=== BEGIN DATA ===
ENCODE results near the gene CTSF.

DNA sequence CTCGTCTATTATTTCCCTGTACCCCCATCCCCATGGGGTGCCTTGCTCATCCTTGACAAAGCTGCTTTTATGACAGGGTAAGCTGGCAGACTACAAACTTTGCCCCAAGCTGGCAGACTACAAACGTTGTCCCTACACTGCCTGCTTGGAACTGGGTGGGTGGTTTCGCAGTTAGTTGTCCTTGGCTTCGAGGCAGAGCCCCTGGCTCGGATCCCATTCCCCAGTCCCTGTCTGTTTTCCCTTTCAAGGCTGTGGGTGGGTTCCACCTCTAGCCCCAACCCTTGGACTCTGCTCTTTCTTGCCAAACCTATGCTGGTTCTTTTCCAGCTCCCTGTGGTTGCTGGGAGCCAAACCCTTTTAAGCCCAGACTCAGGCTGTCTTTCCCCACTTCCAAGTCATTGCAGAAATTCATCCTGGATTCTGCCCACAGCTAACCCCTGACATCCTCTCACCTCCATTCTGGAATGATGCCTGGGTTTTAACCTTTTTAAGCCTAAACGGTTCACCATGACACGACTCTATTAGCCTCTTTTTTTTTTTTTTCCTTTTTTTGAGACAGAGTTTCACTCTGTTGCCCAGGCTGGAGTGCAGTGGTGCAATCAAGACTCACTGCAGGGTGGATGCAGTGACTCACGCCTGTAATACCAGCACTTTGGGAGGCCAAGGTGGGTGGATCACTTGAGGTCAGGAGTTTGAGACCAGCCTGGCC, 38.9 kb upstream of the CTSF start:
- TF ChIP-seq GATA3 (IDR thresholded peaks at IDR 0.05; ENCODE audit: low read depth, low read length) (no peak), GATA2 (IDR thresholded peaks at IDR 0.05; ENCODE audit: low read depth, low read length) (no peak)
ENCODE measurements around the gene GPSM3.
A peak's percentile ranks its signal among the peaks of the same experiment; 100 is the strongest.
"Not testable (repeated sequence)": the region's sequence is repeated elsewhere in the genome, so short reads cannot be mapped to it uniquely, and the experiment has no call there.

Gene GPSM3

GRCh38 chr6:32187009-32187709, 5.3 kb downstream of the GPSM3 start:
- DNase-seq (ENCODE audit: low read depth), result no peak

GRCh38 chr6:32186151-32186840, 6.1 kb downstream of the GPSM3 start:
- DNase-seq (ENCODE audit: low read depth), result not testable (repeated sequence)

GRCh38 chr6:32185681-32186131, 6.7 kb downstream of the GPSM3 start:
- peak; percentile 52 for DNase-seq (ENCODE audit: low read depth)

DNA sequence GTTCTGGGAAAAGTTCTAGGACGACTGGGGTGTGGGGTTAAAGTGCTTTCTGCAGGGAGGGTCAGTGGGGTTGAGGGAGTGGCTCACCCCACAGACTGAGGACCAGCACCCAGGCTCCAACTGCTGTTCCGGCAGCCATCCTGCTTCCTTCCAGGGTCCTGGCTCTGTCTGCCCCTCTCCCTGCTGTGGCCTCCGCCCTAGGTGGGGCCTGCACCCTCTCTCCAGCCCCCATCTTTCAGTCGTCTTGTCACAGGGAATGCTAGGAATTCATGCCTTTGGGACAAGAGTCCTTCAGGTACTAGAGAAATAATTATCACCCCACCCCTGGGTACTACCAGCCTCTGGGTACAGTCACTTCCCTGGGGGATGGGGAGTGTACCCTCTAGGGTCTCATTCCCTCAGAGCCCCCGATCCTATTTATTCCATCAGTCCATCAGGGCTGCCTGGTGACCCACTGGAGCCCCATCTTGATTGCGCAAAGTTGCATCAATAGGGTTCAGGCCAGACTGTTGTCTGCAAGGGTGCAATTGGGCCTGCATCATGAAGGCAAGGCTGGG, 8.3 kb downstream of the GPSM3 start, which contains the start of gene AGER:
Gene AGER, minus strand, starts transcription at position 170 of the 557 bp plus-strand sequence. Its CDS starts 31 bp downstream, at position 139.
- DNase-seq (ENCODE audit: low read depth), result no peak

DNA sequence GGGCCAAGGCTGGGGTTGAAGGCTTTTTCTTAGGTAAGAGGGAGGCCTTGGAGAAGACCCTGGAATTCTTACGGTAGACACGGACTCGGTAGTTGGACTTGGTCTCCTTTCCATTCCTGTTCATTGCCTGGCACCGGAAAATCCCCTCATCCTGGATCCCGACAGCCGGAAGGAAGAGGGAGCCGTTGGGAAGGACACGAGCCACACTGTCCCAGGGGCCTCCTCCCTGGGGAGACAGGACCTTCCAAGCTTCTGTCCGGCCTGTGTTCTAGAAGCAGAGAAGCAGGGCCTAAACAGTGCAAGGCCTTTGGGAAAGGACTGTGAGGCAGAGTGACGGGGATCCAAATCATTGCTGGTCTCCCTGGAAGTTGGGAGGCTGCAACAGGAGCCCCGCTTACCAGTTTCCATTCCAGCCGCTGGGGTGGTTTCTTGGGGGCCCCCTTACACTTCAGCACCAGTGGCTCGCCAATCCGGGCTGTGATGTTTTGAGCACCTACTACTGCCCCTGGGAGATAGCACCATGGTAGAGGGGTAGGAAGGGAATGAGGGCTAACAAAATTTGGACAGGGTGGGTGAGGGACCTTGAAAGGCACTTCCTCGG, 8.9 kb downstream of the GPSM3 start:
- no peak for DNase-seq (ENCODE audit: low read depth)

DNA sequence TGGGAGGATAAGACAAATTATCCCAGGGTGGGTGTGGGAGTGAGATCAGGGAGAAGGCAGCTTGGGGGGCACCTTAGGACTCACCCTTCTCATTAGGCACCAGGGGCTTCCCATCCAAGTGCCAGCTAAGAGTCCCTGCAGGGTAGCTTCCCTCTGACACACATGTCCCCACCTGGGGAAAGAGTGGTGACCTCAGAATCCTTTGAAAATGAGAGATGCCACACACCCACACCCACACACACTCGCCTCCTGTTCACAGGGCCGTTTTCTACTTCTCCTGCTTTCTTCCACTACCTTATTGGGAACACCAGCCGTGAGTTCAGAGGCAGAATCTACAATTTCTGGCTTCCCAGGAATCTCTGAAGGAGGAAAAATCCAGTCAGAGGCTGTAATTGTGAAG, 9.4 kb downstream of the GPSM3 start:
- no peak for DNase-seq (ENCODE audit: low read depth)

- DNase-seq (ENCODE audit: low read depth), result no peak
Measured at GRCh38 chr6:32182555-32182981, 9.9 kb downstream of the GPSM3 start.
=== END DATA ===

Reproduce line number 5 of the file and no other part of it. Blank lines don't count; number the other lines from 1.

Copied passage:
A peak's percentile ranks its signal among the peaks of the same experiment; 100 is the strongest.